There will be no TOR, no STO, and not a trace of WOW in your life, save for the pictures you can load after five minutes of patience. Yet you long for something more than reading the relevant wikis. Well have hope. Take heart. Even if you are graphics challenged or have to borrow a computer, play by post yields special opportunity. Your focus is on images through words, and any actual image is purely secondary.

Here you can be just as awesome and shine as brightly as anyone else. You might have Windows 98 on Gateway from before 9/11, but your mind is already running the next Windows. Or heck, maybe you’re a Mac.

8. Buyer’s Remorse

You’ve been up all night downloading EVE onto your computer, and your reddened eyes look distinctly tired despite the cup of coffee in hand. But you know it’s worth the wait. And then you play, and play, and play.

It’s 3AM, and you shake your head. Is this what I signed up for? You mined the whole asteroid field, and went to a station to sell it all, and that alone took you a day and a half! You forgot to feed the cat! Also, you just lost twenty bucks that could’ve bought a pizza.

Well, with play by post, even if you hate the one you joined, you can move on to another for absolutely free. There’s no money involved, or at least if there is, you’re doing it wrong. Also thanks to the miracles of liquid time, you can write for an hour about how that asteroid field was mined and the ore sold, without forgetting to feed Mr. Whiskers.

Do it for Mister Whisker’s sake.

9. Racists, Racists Everywhere.

You look at me with narrowed eyes, annoyed by the beautiful visuals that you are denied. With a shake of your head, you grimace.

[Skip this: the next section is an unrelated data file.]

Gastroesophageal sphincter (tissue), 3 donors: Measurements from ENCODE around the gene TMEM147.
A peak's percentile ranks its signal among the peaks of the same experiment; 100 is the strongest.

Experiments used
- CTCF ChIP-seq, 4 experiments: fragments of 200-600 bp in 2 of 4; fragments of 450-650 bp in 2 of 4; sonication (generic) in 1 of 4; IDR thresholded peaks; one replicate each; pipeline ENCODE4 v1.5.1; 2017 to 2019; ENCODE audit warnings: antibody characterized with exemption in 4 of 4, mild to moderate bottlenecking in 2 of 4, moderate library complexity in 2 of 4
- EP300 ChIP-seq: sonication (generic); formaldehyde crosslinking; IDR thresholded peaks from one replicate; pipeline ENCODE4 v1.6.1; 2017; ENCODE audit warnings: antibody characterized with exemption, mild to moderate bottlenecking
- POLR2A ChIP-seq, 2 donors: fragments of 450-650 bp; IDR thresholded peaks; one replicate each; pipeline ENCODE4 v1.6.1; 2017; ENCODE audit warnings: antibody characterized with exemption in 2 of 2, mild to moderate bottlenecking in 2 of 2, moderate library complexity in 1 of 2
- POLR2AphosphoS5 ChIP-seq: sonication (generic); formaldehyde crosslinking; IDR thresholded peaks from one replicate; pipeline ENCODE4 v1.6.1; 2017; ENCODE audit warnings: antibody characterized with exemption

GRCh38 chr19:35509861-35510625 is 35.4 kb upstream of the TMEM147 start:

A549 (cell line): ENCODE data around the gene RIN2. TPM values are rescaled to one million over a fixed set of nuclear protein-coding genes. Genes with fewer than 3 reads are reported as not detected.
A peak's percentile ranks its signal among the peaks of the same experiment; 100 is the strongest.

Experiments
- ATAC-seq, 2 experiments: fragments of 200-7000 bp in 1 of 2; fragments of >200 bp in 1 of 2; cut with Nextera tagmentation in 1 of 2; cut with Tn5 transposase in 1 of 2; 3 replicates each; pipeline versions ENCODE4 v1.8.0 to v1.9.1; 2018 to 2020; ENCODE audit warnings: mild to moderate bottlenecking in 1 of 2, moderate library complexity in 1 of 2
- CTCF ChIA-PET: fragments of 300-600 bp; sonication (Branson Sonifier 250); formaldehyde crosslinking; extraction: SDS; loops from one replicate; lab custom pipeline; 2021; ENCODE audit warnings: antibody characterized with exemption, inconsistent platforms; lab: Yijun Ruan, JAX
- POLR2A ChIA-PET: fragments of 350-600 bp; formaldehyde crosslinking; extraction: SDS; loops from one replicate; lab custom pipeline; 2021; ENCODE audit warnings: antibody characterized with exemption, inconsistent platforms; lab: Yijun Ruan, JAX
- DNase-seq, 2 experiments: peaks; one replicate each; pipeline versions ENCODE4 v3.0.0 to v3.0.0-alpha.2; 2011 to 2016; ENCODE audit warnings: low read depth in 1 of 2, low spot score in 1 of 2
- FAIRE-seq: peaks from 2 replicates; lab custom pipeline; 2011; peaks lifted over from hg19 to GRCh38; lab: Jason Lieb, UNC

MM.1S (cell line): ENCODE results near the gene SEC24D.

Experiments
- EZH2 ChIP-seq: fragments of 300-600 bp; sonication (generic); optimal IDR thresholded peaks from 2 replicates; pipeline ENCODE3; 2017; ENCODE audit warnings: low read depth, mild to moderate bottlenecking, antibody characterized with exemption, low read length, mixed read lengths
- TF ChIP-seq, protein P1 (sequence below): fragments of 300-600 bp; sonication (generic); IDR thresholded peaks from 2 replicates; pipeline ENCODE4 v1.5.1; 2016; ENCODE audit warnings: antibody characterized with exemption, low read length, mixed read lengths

“Racists. A bunch of racists.”

Is it too much to ask that I be allowed to make my Cardassian Gul? My Romulan Subcommander? Yet Star Trek Online makes me pick a boring race! And you can’t even be Klingon until level 399.4. Or perhaps you sigh and rub your temples.

“I want to play a Togruta Jedi Master, I already have her appearance figured out.” It’s annoying, because TOR already has all the character models, but they withhold the ability to use them for your own creations!

Well, in play by post, if it’s sentient, you can probably play it. Heck, if it’s a rock-potato man from rock-potato planet, then some games will still let you play him. If you look, you’ll find a place that caters to all your needs.

10. Hand Eye Co-whatinwhat-what?

Look, you might say, I like the Elder Scrolls. Sometimes I watch my little brother play it, and I admire all the beautiful scenery. But, I can’t handle all the jumping and buttons, and oh wow, I’m dizzy…

Hey, there’s no shame in it. Not everyone is cut out for fast paced action in games, but that’s the way they’re generally structured. However, your brain is still one of the best computers ever built. You can generate your own imagery. I bet you’ve done it with books.

There’s no reason you can’t learn to do it yourself. Somebody has to learn to craft that Skyrim world too, and I can guarantee it’ll be easier for you to use descriptive words than it was for them to code that game.